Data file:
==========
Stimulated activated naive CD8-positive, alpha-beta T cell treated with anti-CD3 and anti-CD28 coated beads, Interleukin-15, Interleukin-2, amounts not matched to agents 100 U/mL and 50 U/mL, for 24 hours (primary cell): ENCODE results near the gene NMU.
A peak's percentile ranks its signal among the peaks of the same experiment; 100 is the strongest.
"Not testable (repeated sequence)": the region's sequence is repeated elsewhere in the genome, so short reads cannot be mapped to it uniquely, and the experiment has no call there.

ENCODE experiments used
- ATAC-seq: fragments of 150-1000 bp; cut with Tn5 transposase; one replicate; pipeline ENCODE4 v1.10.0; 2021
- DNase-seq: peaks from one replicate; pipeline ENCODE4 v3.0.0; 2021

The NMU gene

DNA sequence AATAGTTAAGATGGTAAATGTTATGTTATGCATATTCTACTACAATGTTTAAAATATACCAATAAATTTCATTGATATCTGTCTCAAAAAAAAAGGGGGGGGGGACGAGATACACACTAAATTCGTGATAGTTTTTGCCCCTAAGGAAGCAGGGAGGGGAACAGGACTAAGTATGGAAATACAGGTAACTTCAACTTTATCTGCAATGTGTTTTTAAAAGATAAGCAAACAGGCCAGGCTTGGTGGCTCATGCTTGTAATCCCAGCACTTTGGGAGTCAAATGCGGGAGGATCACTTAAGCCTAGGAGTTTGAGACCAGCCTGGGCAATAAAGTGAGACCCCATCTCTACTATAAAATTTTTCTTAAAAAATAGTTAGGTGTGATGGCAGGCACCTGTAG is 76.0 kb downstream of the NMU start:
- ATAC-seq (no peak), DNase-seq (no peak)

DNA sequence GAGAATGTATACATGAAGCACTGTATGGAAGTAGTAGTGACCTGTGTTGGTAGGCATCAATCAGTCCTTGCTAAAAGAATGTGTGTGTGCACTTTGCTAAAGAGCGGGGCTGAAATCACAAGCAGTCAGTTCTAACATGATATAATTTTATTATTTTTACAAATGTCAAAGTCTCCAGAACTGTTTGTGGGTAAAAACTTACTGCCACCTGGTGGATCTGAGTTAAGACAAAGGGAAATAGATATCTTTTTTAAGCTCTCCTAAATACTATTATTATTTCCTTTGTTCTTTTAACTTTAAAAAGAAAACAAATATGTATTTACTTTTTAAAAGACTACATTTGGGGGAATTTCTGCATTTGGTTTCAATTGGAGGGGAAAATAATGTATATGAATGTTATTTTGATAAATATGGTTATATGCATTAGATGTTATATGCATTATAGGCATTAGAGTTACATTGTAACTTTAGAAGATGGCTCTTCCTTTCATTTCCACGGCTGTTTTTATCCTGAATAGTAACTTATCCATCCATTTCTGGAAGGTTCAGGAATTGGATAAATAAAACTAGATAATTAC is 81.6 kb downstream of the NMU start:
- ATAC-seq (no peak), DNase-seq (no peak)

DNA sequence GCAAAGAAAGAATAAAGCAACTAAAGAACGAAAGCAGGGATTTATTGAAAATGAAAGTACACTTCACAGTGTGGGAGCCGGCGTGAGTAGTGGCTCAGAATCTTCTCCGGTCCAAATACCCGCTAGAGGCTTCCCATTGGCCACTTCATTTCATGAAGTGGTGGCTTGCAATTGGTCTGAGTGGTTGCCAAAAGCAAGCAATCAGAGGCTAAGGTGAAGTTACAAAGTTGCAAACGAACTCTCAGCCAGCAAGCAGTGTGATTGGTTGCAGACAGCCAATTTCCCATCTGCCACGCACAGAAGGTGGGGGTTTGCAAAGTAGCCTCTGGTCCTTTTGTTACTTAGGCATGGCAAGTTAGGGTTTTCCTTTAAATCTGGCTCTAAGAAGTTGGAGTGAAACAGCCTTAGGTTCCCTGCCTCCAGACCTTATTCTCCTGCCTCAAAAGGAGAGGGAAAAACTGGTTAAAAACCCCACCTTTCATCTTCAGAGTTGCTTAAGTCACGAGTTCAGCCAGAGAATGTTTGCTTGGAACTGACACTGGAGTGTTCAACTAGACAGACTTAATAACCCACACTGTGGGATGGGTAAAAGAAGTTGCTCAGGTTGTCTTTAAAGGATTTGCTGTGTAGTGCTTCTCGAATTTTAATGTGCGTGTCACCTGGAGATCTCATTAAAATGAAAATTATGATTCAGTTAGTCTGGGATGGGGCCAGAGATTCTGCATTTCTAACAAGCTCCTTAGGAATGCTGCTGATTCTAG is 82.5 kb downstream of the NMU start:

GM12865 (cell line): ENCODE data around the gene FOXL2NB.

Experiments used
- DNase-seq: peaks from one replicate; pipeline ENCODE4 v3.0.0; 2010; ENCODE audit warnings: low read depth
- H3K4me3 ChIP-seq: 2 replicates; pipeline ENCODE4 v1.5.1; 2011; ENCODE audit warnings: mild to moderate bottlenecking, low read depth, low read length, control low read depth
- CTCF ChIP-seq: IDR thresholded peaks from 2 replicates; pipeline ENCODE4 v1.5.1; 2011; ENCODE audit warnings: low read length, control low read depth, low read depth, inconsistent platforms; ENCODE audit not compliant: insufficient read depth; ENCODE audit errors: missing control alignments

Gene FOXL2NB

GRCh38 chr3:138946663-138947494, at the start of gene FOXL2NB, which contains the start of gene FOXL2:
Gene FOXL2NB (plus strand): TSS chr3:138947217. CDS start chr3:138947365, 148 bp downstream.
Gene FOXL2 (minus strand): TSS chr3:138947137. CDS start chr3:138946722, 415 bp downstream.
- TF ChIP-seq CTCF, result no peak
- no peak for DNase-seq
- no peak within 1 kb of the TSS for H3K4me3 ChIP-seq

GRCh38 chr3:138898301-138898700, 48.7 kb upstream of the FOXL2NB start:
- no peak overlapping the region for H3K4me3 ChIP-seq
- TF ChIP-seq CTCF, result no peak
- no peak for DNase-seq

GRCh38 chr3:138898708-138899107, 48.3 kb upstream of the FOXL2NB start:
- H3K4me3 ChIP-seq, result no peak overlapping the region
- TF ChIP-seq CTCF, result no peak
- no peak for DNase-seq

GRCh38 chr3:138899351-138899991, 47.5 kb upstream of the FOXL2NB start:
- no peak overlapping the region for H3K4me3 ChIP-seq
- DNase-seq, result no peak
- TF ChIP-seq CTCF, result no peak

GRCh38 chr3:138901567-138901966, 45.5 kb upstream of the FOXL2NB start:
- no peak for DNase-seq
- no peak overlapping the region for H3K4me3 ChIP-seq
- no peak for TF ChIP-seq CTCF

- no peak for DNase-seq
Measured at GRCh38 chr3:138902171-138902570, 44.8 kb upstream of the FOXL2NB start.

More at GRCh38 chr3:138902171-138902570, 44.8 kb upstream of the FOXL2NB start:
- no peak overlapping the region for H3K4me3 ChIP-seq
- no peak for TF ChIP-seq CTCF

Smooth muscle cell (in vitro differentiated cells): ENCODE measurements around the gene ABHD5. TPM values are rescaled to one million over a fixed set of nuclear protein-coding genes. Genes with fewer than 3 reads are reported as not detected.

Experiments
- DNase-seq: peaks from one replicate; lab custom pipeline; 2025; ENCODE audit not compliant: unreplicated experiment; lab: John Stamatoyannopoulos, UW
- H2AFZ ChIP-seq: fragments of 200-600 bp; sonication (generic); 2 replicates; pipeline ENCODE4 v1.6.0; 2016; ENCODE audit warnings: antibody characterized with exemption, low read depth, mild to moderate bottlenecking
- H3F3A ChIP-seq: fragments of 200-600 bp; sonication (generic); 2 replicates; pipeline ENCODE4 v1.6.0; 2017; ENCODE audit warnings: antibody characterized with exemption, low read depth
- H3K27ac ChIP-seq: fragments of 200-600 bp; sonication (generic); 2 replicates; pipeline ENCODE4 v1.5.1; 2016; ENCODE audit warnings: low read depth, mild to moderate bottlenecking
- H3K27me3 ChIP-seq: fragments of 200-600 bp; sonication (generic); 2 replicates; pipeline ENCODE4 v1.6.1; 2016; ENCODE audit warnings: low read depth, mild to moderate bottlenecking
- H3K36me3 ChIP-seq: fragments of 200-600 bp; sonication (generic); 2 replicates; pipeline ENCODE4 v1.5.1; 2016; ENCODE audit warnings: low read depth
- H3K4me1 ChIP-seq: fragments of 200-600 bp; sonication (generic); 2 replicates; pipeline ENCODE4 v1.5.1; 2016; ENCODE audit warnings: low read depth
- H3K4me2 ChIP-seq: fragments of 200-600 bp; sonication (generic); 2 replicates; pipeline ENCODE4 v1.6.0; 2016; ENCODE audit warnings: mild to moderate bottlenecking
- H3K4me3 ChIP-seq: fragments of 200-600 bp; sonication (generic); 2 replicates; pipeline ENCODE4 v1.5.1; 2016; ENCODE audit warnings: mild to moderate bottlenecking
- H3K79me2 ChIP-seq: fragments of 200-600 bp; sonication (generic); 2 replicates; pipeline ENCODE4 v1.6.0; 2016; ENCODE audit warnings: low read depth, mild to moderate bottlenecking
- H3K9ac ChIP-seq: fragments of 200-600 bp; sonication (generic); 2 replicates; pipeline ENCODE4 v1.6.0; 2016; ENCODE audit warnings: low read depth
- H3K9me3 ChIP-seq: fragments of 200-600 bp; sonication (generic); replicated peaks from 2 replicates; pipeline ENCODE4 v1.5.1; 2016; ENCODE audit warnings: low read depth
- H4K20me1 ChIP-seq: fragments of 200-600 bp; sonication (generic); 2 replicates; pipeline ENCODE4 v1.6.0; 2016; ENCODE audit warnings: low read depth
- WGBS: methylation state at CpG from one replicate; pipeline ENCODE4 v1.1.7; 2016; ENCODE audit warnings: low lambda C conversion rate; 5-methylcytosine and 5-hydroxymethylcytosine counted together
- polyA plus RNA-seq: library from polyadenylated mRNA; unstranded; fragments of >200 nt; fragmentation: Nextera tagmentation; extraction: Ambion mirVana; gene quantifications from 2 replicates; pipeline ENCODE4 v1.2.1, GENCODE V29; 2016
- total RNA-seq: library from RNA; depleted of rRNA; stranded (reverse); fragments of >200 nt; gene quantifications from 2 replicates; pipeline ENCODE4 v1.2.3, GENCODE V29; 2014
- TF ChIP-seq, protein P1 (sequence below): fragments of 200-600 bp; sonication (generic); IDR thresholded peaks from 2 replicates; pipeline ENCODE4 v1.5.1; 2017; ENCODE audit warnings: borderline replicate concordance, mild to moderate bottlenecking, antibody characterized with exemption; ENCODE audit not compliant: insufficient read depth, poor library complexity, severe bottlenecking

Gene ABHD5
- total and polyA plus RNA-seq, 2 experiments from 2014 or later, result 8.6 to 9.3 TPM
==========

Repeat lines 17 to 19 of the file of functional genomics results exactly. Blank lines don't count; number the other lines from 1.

- CTCF ChIP-seq: IDR thresholded peaks from 2 replicates; pipeline ENCODE4 v1.5.1; 2011; ENCODE audit warnings: low read length, control low read depth, low read depth, inconsistent platforms; ENCODE audit not compliant: insufficient read depth; ENCODE audit errors: missing control alignments

Gene FOXL2NB

GRCh38 chr3:138946663-138947494, at the start of gene FOXL2NB, which contains the start of gene FOXL2: